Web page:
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Difficult New Route Climbed on Remote Quebec Wall

Patrick Brouillard and Charles Lacroix have established the most difficult route on Hautes-Gorges-de-la-Rivière-Malbaie, north of Quebec City.

Their new route is a 200-metre six-pitch 5.11 A0 called Contortions. The first few pitches follow cracks and chimneys at around 5.9.

Looking up one of the splitter pitches on Contortion on l'Acropole des Draveurs.  Photo  Patrick Brouillard and Charles Lacroix
Looking up one of the splitter pitches on Contortion on l’Acropole des Draveurs. Photo Patrick Brouillard and Charles Lacroix

The final pitch could go free, but as the sun was setting, they were forced to pull on some gear to make it to the top.

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Looking down one of the first splitter pitches on Contortion on l’Acropole des Draveurs. Photo Patrick Brouillard and Charles Lacroix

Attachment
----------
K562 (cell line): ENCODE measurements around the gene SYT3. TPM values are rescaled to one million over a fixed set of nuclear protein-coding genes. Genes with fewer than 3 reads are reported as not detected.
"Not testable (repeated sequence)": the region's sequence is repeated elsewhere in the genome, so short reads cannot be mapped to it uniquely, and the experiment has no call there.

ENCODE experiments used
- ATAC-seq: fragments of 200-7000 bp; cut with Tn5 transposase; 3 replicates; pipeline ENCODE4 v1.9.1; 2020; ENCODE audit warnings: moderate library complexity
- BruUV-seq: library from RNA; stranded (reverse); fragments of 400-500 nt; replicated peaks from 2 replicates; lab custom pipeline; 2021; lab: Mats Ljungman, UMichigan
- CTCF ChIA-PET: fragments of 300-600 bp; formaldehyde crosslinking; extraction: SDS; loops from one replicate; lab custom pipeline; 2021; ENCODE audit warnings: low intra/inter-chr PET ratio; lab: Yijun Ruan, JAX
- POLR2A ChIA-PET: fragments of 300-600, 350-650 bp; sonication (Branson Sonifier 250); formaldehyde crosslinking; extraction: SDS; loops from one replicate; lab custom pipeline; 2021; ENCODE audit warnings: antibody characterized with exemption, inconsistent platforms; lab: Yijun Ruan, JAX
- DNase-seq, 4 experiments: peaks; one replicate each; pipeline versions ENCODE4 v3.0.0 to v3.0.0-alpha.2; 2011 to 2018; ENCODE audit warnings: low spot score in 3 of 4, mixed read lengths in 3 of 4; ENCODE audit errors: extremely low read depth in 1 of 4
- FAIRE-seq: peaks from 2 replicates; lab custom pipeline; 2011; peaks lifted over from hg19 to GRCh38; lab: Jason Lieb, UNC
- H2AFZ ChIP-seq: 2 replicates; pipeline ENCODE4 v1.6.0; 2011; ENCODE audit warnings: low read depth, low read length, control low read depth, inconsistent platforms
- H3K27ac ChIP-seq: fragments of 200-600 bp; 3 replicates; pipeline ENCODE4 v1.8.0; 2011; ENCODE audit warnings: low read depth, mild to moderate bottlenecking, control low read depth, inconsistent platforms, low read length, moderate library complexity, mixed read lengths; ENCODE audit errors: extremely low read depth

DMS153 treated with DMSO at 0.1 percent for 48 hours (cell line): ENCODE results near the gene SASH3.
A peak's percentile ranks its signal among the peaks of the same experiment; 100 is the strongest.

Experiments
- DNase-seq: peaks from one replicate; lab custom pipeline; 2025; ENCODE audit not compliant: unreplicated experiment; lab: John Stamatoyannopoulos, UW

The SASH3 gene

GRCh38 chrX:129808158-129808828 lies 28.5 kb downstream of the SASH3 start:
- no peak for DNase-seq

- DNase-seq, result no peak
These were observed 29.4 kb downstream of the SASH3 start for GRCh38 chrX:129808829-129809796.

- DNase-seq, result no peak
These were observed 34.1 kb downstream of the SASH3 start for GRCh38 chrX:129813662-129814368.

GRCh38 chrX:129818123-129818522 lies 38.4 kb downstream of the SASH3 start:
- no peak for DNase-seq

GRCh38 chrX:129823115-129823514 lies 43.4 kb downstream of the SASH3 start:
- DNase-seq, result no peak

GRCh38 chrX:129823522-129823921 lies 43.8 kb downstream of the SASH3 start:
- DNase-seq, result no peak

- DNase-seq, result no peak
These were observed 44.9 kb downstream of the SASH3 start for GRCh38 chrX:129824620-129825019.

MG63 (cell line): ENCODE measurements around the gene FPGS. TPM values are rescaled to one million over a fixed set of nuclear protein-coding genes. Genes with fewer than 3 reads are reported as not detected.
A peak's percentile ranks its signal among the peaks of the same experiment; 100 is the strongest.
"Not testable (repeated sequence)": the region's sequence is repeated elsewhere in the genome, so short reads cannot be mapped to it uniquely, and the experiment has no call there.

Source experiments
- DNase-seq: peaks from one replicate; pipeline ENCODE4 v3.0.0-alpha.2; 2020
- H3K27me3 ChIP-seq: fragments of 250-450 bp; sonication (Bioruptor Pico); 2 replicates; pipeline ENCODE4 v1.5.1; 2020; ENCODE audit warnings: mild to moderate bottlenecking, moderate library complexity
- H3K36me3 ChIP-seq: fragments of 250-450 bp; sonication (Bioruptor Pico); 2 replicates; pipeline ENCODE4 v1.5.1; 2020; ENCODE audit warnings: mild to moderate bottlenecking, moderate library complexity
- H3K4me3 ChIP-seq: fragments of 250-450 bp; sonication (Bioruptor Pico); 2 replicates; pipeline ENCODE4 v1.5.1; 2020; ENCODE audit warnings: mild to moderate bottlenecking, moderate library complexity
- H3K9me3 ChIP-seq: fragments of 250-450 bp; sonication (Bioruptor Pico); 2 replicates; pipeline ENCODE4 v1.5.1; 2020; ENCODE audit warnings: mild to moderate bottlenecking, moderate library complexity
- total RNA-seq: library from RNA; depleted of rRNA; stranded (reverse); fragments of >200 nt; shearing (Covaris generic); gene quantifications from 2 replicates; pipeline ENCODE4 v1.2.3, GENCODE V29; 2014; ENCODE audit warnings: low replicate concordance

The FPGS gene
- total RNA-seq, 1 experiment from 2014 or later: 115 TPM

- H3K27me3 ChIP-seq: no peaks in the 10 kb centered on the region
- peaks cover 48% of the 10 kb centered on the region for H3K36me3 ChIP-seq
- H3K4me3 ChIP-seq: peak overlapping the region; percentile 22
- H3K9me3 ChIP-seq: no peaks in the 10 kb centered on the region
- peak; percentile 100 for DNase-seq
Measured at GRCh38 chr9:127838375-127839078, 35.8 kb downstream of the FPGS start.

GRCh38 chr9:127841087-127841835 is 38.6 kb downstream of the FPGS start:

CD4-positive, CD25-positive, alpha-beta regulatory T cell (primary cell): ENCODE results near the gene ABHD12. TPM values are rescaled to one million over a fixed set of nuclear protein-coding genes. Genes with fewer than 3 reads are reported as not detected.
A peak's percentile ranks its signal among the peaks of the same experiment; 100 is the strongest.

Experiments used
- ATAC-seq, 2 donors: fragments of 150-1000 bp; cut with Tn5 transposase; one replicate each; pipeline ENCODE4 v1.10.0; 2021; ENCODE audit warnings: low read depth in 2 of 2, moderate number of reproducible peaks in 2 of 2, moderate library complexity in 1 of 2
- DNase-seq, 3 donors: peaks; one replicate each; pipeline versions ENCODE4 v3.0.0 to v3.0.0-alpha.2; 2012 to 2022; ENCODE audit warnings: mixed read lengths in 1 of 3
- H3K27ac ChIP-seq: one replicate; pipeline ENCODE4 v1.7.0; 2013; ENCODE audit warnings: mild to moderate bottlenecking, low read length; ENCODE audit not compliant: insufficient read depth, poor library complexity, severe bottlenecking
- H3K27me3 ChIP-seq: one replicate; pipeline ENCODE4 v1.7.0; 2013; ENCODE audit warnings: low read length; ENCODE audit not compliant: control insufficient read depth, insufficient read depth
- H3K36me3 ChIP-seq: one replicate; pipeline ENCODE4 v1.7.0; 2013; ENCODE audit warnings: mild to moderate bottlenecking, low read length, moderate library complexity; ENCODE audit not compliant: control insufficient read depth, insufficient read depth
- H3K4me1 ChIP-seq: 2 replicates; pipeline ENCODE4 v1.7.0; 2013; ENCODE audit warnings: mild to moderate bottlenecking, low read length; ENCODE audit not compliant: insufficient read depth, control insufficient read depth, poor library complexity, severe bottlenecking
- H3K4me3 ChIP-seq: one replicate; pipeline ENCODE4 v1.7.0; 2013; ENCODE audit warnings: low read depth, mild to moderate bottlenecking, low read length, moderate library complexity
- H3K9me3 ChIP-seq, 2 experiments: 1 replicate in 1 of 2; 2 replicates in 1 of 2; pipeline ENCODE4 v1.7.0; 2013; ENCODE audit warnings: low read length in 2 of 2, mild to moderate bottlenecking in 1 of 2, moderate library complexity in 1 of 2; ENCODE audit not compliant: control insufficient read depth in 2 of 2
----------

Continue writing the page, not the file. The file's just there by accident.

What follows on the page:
The l’Acropole des Draveurs is about two hours northeast of Quebec City along the Malbaie River, which was once used by log drivers to float log booms down to the St. Lawrence River in the early part of the twentieth century.

The wall is in the Hautes Gorges de la Riviere Malbaie National Park, which is a UNESCO world biosphere reserve. The largest rock walls in Eastern Canada, outside of Auyuittuq on Baffin Island, can be found in the park. Some walls are nearly 700 metres and are slightly taller than those in Gros Morne, Newfoundland. The l’Acropole des Draveurs is the highest peak in the area reaching a height of 1,040 metres and rising over 850 meters from the river’s edge. The 10-kilometre approach can take up to five hours through thick bush and up steep slopes.

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Looking up at l’Acropole des Draveurs from the approach. Photo Escalade Quebec

Two other worthwhile routes climb the wall, Momentum 5.9 and Sens Uniue 5.8.